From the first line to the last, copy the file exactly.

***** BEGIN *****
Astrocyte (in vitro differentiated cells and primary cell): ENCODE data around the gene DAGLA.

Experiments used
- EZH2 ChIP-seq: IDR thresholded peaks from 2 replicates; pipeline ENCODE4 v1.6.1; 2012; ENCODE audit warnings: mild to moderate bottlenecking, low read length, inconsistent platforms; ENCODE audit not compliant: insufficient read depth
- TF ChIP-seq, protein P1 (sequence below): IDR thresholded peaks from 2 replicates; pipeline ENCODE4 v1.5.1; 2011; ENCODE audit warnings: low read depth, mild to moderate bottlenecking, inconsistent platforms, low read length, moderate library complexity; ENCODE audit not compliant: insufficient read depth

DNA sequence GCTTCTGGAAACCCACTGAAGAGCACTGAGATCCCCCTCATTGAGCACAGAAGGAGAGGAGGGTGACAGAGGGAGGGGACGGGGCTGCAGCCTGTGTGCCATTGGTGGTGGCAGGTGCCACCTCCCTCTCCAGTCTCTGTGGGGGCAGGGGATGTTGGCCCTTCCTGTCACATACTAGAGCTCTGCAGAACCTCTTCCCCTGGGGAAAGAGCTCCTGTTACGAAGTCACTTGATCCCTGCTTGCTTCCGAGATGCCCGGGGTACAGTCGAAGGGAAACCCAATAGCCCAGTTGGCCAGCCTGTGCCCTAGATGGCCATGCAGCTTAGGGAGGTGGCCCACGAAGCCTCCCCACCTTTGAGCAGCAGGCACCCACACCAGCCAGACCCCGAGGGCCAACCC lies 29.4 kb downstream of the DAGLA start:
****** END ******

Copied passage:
Astrocyte (in vitro differentiated cells and primary cell): ENCODE data around the gene DAGLA.

Experiments used
- EZH2 ChIP-seq: IDR thresholded peaks from 2 replicates; pipeline ENCODE4 v1.6.1; 2012; ENCODE audit warnings: mild to moderate bottlenecking, low read length, inconsistent platforms; ENCODE audit not compliant: insufficient read depth
- TF ChIP-seq, protein P1 (sequence below): IDR thresholded peaks from 2 replicates; pipeline ENCODE4 v1.5.1; 2011; ENCODE audit warnings: low read depth, mild to moderate bottlenecking, inconsistent platforms, low read length, moderate library complexity; ENCODE audit not compliant: insufficient read depth

DNA sequence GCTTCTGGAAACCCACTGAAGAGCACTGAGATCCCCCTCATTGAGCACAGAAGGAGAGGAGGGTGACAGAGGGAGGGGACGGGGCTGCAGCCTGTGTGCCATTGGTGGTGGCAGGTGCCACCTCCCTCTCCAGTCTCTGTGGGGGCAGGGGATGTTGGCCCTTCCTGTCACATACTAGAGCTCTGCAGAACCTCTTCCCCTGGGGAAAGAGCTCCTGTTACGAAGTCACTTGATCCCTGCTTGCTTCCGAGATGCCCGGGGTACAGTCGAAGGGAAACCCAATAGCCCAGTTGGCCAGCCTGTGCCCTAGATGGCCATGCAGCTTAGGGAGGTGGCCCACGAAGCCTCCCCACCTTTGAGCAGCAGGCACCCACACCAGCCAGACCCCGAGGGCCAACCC lies 29.4 kb downstream of the DAGLA start: